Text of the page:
Your life depends on it
  |  First Published: October 2007

Personal Flotation Devices (PFD) and the laws governing their use are in for a change. Australian Standards, the body which enforces product quality and standards, is currently moving to change PFDs in line with international reviews. At the same time, the National Marine Safety Committee (NMSC) is released a report in August 2007 that set down guidelines to help standardise legislation on wearing your PFD. This month will look at types of PFDs, what is required in Queensland, NSW and Victoria and what is in store for boaters in the near future.

current standards

There are three types of PFDs and Standards Australia has applied strict criteria to each and the conditions that they can be used in. These standards are important for the simple reason that they create specification and procedures that ensure the product is safe and built for its correct purpose.

It is law in Australia that your PFD meet certain standards – look for the Australian Standard markings on your lifejacket. A PFD type 1 is a recognised life jacket and is the one most anglers will need to purchase when fishing inshore, offshore and in enclosed and inland bodies of water. It has a high level of buoyancy and keeps the wearer in a safe position. For instance, if you were unconscious, a PFD 1 should turn you up in a safe position until help arrives. It covers general boating in all types of water in Queensland, NSW and Victoria. It is important to know that jackets made before the 1996 standard must be marked with PFD Type 1, as well as meet buoyancy levels and have well maintained fabric, fastening and webbing.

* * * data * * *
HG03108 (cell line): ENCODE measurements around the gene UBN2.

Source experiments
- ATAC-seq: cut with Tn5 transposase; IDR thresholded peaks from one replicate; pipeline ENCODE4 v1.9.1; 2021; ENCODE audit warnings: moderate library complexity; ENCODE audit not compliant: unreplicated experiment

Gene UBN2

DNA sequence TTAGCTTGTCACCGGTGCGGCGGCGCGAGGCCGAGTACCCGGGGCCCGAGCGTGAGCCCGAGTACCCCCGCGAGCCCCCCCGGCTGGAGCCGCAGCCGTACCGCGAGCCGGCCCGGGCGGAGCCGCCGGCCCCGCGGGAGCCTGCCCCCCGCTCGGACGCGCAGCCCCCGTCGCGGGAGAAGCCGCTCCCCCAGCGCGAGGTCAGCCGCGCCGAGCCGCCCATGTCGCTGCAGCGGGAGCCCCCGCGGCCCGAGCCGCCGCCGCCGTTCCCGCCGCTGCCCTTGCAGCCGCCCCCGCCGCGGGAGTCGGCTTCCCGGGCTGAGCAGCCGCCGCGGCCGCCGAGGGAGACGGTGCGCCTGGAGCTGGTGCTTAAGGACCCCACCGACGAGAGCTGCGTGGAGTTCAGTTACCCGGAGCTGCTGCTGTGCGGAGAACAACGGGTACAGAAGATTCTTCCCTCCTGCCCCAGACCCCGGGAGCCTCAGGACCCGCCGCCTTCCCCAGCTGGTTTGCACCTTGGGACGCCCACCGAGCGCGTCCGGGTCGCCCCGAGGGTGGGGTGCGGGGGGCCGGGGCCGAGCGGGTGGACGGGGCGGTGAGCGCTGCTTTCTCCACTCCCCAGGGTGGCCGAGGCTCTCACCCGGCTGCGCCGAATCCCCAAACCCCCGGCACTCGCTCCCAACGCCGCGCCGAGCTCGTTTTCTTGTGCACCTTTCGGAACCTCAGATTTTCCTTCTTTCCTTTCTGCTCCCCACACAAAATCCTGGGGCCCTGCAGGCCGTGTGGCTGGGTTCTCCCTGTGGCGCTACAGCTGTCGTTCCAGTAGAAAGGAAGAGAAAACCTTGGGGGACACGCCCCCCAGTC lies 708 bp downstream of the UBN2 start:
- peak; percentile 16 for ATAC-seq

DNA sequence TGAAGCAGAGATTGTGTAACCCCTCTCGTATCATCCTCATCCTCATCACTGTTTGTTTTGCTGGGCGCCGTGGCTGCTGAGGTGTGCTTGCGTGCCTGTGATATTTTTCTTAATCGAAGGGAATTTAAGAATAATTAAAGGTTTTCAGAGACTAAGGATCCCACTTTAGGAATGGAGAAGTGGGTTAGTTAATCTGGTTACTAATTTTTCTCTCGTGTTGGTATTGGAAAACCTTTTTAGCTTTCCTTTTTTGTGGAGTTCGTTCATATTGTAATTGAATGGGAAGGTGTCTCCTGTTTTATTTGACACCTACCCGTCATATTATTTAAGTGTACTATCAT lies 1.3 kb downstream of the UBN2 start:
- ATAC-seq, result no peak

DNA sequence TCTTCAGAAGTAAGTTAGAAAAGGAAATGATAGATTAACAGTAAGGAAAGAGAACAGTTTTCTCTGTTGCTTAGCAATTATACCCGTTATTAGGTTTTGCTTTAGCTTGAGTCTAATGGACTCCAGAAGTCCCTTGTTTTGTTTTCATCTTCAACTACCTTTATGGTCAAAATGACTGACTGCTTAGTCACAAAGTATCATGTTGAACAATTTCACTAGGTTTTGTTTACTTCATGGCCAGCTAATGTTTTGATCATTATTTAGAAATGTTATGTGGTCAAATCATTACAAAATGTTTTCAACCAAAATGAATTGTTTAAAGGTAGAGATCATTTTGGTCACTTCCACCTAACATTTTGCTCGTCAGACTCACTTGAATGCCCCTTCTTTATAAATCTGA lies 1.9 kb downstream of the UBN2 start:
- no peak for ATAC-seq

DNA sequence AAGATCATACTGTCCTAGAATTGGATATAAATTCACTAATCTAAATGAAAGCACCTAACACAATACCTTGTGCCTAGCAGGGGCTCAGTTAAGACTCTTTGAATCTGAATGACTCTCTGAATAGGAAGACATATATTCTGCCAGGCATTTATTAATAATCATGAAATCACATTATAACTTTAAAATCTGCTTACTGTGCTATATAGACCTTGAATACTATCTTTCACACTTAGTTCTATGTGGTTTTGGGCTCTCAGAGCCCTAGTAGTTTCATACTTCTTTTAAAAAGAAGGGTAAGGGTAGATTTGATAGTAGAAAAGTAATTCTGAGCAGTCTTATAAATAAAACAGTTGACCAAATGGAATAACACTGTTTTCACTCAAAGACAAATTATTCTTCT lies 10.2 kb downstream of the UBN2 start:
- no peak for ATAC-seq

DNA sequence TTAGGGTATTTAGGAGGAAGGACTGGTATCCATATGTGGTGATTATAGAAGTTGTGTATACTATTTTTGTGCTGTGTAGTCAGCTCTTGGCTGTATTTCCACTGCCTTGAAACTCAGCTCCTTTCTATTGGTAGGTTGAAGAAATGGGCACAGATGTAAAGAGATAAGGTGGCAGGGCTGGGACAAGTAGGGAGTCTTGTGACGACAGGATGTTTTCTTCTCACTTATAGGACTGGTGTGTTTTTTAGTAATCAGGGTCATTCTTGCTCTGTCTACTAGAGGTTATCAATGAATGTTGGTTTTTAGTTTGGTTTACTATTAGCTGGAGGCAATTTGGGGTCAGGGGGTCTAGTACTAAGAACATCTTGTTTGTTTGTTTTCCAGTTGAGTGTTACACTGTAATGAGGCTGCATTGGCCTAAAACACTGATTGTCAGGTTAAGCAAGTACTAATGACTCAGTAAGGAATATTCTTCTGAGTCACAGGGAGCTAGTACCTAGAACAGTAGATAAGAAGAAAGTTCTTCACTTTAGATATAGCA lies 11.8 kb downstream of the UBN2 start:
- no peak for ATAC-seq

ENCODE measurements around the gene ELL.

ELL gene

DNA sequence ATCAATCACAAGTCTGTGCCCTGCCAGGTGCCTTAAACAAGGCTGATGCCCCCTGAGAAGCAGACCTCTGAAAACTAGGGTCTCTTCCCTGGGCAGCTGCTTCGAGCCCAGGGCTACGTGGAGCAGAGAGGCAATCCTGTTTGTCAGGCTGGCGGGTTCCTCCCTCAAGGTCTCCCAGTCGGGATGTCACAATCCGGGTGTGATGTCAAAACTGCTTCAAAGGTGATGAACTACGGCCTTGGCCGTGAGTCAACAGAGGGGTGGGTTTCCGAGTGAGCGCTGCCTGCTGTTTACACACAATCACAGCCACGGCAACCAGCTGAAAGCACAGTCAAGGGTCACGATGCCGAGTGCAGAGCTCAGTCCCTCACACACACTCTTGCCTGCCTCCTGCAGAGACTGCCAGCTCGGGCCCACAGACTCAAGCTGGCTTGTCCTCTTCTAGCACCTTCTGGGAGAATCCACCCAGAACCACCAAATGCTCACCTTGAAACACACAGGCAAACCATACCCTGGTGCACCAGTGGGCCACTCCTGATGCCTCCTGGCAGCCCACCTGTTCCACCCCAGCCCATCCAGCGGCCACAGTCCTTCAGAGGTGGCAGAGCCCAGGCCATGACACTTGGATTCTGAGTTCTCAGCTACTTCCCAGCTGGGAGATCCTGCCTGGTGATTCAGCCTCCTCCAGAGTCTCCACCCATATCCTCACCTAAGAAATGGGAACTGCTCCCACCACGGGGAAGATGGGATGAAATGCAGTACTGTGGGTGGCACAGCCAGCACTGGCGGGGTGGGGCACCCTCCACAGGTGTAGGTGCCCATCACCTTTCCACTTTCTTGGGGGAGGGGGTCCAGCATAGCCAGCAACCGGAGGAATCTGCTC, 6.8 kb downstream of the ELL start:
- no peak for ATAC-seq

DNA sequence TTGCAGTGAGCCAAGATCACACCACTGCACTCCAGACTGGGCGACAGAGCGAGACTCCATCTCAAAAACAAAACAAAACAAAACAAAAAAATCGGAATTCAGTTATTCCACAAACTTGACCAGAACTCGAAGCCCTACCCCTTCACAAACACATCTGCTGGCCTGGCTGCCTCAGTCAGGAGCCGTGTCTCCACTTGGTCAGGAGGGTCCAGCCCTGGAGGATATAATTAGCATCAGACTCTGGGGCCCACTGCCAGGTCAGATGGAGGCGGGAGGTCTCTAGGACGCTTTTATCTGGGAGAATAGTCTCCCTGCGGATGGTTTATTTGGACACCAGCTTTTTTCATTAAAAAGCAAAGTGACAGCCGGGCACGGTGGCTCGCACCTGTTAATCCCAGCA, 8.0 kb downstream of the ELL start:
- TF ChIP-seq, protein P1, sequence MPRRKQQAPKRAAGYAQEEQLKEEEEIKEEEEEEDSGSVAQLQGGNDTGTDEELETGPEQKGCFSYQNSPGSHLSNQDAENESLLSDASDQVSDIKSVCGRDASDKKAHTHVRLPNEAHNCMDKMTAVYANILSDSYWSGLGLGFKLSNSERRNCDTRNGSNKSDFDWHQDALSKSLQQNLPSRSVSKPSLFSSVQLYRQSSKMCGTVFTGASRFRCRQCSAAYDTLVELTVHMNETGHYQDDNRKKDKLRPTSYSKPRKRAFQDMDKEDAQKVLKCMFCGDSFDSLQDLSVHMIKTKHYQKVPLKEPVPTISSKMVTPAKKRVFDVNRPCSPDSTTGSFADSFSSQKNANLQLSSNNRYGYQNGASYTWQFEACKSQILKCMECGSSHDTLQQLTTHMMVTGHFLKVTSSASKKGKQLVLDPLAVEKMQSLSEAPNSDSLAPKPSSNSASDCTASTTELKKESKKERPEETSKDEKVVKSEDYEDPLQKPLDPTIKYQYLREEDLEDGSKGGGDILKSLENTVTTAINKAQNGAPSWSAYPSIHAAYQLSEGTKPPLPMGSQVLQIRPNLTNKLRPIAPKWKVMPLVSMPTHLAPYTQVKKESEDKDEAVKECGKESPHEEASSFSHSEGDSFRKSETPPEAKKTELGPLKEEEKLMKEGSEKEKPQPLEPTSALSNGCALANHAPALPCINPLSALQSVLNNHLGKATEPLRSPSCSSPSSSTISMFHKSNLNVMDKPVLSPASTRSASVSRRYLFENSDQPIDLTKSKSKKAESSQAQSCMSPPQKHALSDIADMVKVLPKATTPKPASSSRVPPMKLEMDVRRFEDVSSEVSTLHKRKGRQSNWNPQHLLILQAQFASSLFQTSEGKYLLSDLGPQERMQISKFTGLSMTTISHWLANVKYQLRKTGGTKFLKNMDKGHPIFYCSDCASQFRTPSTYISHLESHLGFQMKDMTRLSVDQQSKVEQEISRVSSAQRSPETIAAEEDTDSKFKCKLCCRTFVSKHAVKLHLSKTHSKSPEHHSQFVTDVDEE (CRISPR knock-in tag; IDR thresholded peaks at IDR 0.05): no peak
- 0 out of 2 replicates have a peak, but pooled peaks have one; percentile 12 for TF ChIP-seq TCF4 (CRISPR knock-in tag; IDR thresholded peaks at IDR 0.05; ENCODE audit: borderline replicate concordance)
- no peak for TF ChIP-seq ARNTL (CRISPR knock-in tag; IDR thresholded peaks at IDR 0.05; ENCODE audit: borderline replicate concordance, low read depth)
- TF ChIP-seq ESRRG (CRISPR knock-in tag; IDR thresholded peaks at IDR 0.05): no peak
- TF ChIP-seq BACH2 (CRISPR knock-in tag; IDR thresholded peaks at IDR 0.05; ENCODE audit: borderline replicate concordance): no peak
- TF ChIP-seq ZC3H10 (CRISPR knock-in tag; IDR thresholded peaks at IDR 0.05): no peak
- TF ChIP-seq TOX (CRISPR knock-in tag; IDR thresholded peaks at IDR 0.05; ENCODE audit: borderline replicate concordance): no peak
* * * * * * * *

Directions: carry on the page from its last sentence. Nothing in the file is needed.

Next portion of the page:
A Type 2 is a buoyancy vest which is ideally worn in smooth waters and is suitable for aquatic sports where the rescue time is likely to be short. They are designed to be used during the day. Both NSW and Queensland agree that they are merely designed to keep a person afloat but “does not have a collar to keep the head above water” (for more information, see www.msq.qld.gov.au and follow the prompts to ‘lifejackets’). In Victoria however, this type of PFD described in the Guide to Marine Regulations “is sufficient to keep the head above water” (available online at www.marinesafety.vic.gov.au).

So is it, or isn’t it sufficient to keep the head above the water? Standards Australia in its abstract of Standard 1499-1996 states that a PFD 2 should “assist flotation during short term immersion in sheltered waters during daylight hours, and intended for participants in aquatic sports”. This is just a minor inconsistency but it is best to make sure your PFD adheres to the national standards: see the fact box with internet links.

A PFD 3 has all the characteristics of a PFD 2 but is available in a wider range of colours and can be purchased as a built-in garment.